Celtics look to fire up Garnett's post game

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Celtics look to fire up Garnett's post game

BOSTON It was, on paper at least, just another typical Kevin Garnett kind of game.

But Boston Celtics coach Doc Rivers knew better.

Most games, Garnett's numbers only tell part of the story in terms of his impact. In the case of Boston's Game 6 loss, numbers explained his lack of impact.

He had 20 points and 11 rebounds, but not a single basket came around the basket.

And Garnett didn't provide much from the free throw line either (he was 2-for-2), which is another barometer of sorts for how successful Garnett is at affecting the game in the post area.

"We never really established Kevin Garnett," Rivers said following the 82-75 loss. "Even though Kevin had points, it wasn't the points we needed, the type of points. So we have to do a better job there (going into Game 7)."

Garnett was 9-for-20 shooting against the Sixers in Game 7, with all nine made baskets coming on jumpers of at least 12 feet away.

The Sixers have tried multiple strategies to limit Garnett's impact in this series.

"They were aggressive," Garnett said. "Multiple players were aggressive. But it's nothing we haven't see in six games."

One of the key players in defending Garnett of late has been Elton Brand, who struggled mightily early on in this series but seems to be getting better as the series goes on.

"He's been playing so great in this series, just try to limit his easy shots," Brand said of Garnett. "Twenty field goal attempts, 20 points, shot-per-point for any guy that shoots a lot during the game, that's what you want."

Philadelphia's defense on Garnett is essentially about pushing him as far off of where he wants to catch the ball in advance of the pass getting to him. From the Sixers' perspective, they hope that will deter him from looking to score around the basket and his teammates from seeking him out in the post.

The Sixers had moderate success on both of those particular fronts in Game 6.

As Game 6 proved, forcing Garnett into being a perimeter scorer is the best way to defeat the Celtics.

There's little doubt that after reviewing video from the Game 6 loss, the C's will look to make some adjustments to their offense.

Ball movement was a major problem, evident by the Celtics tallying just 14 assists -- the fewest they have had in a playoff game this season. Part of the ball movement issue stems from Boston committing a high number of turnovers (17) that led to a significant (19) portion of Philadelphia's offense.

"We'll make some adjustments offensively, and be ready for Game Seven," said Paul Pierce.

Getting the ball to Garnett, in the post more?

Yeah. You can rest assured that will become one of the team's top priorities heading into Saturday's winner-moves-on Game 7 battle with the Sixers.

Ainge: Winning more important than All-Star bids

Ainge: Winning more important than All-Star bids

BOSTON -- When it comes to NBA awards and accolades, players in contention often try to play it cool when asked about whether they are deserving.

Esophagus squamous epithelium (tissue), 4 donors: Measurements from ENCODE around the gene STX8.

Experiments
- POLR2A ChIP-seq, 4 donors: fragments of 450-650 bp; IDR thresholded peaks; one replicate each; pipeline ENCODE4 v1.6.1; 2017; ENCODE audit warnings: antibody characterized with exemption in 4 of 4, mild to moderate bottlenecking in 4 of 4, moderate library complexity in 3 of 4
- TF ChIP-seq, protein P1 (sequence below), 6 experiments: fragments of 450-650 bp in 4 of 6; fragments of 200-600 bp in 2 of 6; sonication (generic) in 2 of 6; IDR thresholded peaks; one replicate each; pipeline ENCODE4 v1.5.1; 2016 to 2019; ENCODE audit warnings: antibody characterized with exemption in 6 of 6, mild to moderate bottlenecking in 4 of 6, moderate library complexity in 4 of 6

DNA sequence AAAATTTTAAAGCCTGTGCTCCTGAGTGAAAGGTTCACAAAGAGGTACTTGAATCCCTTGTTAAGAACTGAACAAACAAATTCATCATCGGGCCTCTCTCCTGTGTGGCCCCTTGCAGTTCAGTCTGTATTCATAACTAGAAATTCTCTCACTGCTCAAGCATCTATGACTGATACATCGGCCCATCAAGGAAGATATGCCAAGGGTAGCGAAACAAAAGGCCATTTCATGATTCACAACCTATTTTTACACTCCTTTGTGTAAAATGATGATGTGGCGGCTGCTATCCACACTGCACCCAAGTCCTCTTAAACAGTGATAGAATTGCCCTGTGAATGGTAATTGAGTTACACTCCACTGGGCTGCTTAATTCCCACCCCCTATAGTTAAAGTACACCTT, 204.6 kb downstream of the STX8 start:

And then there’s Boston’s Isaiah Thomas, who gives a definitive response whenever the question about whether he should be an All-Star starter is raised.
 
We’ll find out later today if Thomas will in fact be named as a starter for the Eastern Conference All-Star team when the East and West starters are announced. 
 
“It’s a little bit refreshing in that he is open about it,” Danny Ainge said on 98.5 the Sports Hub’s Toucher & Rich show this morning. “But every player wants to be acknowledged by their fan base, by other players in the league, coaches. You come into the league and as a young player you want to earn the respect of your peers and then you want to get paid and then you want to be an All-Star; maybe that’s the wrong order; and then nothing more important than winning.
 
Ainge added, “Isaiah is having a great year. He’s talked a lot about it. At some point in his career, he’ll talk about the most important thing and that’s winning championships.”
 
Ainge pointed to when Paul Pierce, Kevin Garnett and Ray Allen were all Celtics, there was no mistaking that winning came before anything else.
 
But where those guys were in their careers in terms of individual achievements and just age, were major factors in their focus being so deeply rooted in winning.
 
“Along the way they all want to win, but when you get to the point where Paul, Ray and KG were in their 30s, they didn’t care about any of that other stuff because they had it all, already,” Ainge said. “They had multiple All-Star games, they had big contracts, winning became the only thing that mattered.”
 
In other Celtics-related news, Ainge said that there’s no timetable for when Avery Bradley (right Achilles strain) will return to the floor. He has missed five of the last six games with the injury which includes last night’s loss to the New York Knicks which was a game in which the 6-foot-2 Bradley was a last-minute scratch from the lineup